ICM have a new poll in tomorrow’s Sunday Telegraph. The topline figures with changes from about a fortnight ago are CON 42%(-2), LAB 25%(-2), LDEM 21%(+3).

The Conservative lead is unchanged at a landslide winning 17 points, but both the Conservatives and Labour are down, with the Lib Dems up three points to 21%. ICM normally give the Liberal Democrats the highest level of support of all the pollsters anyway, but leaving aside their 23% conference boost this is the highest Lib Dem score from ICM since May.

The 17 point lead does contrast with the more modest leads recorded by YouGov and ComRes, but technically all three party figures are well within each others’ margins of error and a lead of 15 points or so. Of course, if it was solely sample error, it would even out over time – we would not see one pollster consistently reporting larger leads than another one. Just recently it has appeared that ICM are consistently showing a larger lead than YouGov, but Populus, who use a very similar method to ICM, are showing a lower lead – so while I’m keeping a careful eye on it, I think it’s most likely just normal sample variation.

The Sunday Times also reports that ICM have carried out polling in Stoke on Trent, Blackburn and Leicestershire North West for the Equalities and Human Rights Commision, which shows the BNP at 18% in those areas. There are no figures yet – the report suggests it is not being published for several weeks – but it’ll be something to look out for.


President Blair

Events seem to have already overtaken this one, given that speculation now is that Tony Blair does not have the support to be the first President of the EU council. However, for what it’s worth, today’s Telegraph has a snippet from their monthly YouGov poll that shows the public still evenly divided over whether they would like to see Tony Blair as EU President or not – 31% would, 31% wouldn’t.


The full tables for YouGov’s Welsh poll for the University of Aberystwyth are now available here.

As well as the Westminster voting intentions, there are also figures for the Welsh Assembly:

Constituency: CON 25%, LAB 32%, LDEM 12%, PC 24%
Regional: CON 27%, LAB 30%, LDEM 11%, PC 21%, BNP 4%, Green 3%

That’s actually relatively little change in constituency vote since the last election, but an increase in regional support for the Conservatives. By my calculations, on a uniform swing that would produce an assembly with 24 Labour members (down 2), 17 Conservative members (up 5), 12 Plaid Cymru members (down 3), 6 Lib Dems (no change) and 1 independent.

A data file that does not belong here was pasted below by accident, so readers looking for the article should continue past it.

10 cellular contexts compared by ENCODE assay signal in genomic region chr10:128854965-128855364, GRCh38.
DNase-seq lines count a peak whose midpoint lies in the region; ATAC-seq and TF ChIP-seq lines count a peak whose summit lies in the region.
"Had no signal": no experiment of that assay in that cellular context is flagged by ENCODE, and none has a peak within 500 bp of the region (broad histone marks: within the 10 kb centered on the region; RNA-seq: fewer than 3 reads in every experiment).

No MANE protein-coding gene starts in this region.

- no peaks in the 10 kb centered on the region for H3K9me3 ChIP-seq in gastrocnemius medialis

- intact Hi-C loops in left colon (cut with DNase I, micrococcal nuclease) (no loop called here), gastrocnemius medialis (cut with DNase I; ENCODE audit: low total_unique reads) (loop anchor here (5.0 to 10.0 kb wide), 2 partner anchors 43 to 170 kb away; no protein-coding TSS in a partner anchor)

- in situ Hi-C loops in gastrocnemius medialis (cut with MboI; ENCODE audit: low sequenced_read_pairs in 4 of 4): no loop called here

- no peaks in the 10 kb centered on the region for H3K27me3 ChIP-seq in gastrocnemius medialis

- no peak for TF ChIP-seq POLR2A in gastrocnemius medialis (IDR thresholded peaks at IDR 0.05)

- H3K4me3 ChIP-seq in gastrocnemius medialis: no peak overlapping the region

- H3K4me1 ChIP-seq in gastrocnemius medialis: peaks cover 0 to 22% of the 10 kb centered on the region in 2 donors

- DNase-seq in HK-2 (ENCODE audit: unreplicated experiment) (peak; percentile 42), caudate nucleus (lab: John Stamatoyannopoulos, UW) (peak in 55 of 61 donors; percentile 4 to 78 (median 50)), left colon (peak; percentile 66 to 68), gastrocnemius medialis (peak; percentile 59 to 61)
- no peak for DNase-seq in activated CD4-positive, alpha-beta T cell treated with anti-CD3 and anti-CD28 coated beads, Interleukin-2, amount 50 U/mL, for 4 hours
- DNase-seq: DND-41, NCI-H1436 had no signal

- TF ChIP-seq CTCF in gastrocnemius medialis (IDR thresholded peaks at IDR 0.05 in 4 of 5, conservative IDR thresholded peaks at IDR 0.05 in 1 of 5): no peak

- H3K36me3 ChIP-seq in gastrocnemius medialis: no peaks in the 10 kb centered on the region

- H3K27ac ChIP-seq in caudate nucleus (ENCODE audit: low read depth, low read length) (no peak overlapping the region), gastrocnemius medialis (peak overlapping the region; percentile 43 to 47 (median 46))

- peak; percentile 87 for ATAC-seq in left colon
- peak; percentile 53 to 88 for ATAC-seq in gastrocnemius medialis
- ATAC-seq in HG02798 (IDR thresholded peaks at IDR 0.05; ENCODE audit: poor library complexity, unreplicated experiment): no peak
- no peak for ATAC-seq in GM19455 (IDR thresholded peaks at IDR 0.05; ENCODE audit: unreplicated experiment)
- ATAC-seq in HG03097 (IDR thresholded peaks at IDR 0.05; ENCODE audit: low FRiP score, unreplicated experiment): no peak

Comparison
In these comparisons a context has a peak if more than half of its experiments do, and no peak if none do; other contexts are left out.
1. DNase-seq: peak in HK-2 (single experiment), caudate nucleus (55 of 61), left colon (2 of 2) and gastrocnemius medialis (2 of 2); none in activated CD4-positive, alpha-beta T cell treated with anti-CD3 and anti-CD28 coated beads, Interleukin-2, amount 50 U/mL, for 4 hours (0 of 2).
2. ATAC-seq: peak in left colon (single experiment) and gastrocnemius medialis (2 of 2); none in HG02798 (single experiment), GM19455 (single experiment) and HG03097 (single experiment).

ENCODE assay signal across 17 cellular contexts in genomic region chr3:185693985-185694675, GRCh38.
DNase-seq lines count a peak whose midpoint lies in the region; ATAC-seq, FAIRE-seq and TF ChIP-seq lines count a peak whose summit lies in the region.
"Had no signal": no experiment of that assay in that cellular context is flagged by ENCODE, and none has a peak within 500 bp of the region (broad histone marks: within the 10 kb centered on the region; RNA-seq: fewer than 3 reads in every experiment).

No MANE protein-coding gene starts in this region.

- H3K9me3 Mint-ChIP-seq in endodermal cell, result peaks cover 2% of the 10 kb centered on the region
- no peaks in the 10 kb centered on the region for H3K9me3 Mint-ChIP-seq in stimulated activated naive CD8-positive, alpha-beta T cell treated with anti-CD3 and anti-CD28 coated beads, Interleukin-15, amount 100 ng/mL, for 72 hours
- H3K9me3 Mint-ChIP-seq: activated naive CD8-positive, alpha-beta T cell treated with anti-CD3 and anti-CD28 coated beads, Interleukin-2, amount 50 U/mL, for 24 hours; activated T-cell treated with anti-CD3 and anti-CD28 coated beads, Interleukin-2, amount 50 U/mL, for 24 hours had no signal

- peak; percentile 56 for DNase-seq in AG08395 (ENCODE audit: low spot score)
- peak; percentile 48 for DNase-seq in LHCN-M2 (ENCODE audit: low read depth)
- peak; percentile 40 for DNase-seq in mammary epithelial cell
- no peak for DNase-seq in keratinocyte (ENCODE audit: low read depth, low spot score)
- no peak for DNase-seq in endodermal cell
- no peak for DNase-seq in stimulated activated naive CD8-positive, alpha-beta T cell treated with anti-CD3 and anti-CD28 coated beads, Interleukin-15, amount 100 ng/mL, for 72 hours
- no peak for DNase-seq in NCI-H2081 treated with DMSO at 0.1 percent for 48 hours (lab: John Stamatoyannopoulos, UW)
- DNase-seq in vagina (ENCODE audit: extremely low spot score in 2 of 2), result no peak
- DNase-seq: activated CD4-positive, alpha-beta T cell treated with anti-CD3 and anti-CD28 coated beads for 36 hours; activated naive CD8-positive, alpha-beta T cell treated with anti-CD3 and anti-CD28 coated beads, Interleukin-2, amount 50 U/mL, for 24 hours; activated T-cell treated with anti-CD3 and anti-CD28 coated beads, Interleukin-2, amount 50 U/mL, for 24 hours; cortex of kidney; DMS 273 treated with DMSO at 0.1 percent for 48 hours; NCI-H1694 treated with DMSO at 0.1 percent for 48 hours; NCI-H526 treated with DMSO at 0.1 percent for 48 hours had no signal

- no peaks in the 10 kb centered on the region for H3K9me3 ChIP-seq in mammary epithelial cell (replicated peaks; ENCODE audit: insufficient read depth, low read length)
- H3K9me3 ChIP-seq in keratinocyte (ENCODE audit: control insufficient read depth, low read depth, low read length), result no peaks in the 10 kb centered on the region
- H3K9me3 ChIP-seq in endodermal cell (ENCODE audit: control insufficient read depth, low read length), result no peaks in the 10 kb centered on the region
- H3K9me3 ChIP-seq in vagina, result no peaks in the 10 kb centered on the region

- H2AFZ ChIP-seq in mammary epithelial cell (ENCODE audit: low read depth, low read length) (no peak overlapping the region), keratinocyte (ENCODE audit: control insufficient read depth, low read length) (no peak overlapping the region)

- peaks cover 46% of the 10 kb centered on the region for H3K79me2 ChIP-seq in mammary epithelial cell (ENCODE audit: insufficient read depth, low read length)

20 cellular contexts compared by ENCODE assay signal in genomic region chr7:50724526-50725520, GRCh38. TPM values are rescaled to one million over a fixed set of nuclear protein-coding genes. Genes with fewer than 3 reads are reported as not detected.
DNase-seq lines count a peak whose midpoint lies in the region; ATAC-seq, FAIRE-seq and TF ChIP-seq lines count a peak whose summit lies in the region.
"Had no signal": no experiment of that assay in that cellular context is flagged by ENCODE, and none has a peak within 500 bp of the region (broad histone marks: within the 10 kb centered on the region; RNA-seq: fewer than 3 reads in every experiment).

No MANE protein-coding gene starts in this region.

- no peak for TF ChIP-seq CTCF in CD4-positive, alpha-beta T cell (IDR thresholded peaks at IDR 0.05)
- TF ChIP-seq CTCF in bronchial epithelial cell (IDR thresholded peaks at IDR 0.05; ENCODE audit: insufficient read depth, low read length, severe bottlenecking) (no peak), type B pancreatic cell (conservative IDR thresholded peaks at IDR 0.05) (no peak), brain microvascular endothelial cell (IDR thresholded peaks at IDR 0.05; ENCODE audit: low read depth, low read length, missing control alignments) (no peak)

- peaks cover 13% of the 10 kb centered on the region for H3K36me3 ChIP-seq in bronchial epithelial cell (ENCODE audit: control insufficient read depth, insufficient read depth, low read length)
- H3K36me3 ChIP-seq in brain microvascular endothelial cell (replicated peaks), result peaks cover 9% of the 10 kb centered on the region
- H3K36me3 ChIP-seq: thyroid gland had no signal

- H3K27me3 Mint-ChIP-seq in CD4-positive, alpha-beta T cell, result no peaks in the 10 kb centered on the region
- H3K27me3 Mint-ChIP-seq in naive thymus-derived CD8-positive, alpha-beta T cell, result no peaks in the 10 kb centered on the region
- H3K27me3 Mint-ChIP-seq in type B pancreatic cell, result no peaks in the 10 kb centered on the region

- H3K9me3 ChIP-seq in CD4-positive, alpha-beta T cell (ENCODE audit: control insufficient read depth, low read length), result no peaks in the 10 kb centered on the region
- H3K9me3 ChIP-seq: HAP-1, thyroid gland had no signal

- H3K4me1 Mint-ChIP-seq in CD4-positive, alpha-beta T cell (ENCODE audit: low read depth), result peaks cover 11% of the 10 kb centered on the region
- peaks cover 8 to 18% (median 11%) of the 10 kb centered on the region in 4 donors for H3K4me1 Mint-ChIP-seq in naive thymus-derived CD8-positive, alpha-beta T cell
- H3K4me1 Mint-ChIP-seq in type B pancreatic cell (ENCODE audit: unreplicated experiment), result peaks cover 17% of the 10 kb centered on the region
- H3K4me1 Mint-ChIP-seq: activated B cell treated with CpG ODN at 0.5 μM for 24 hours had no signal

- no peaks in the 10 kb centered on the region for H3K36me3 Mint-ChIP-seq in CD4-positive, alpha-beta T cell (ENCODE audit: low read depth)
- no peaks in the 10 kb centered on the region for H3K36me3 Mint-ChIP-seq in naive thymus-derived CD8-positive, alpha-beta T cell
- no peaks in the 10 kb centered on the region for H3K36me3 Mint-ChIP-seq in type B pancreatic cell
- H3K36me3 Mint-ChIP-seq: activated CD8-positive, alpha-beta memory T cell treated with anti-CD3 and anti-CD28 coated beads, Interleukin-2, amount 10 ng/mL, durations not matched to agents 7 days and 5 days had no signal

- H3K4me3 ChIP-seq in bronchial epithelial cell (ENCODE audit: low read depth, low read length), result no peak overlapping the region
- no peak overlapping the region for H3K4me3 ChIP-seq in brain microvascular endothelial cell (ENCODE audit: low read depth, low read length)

There was wide support for a referendum on giving the Assembly full law-making powers, with 63% in favour. Voting intention in a referendum though was far more evenly split: 42% would vote YES and 37% NO. On the broader question of Wales’s status, 14% would prefer an entirely independent Wales, 34% would prefer Wales to remain in the UK but with a full Parliament with law making and tax raising powers, 27% preferred the status quo and 17% would like to see the Assembly abolished.

The outgoing First Minister Rhodri Morgan retains very positive approval ratings, with 63% of people thinking he is doing well and only 19% thinking he is doing a bad job (though of course the poll was taken after he announced his retirement, if you recall, when Tony Blair finally got round to stepping down his figures suddenly became far more positive). Figures for how well people think his potential successors would do are unenlightening, with huge proportions of people saying don’t know.


A couple of people are getting flustered about the BNP trying to infiltrate the YouGov panel. Over on Political Betting Mike Smithson has rightly dismissed it, but I’ve now got the chapter and verse from Peter Kellner (see the bottom of this post).

Things like this come along occassionally – basically they could only work if YouGov didn’t manage or monitor its panel and took no measures to prevent it, when in reality, carrying out accurate online polls is all about carefully recruiting and managing a representative panel. Any attempt to infiltrate the panel to the extent that it could actually have an effect upon results would be easy to detect and very simple to counter.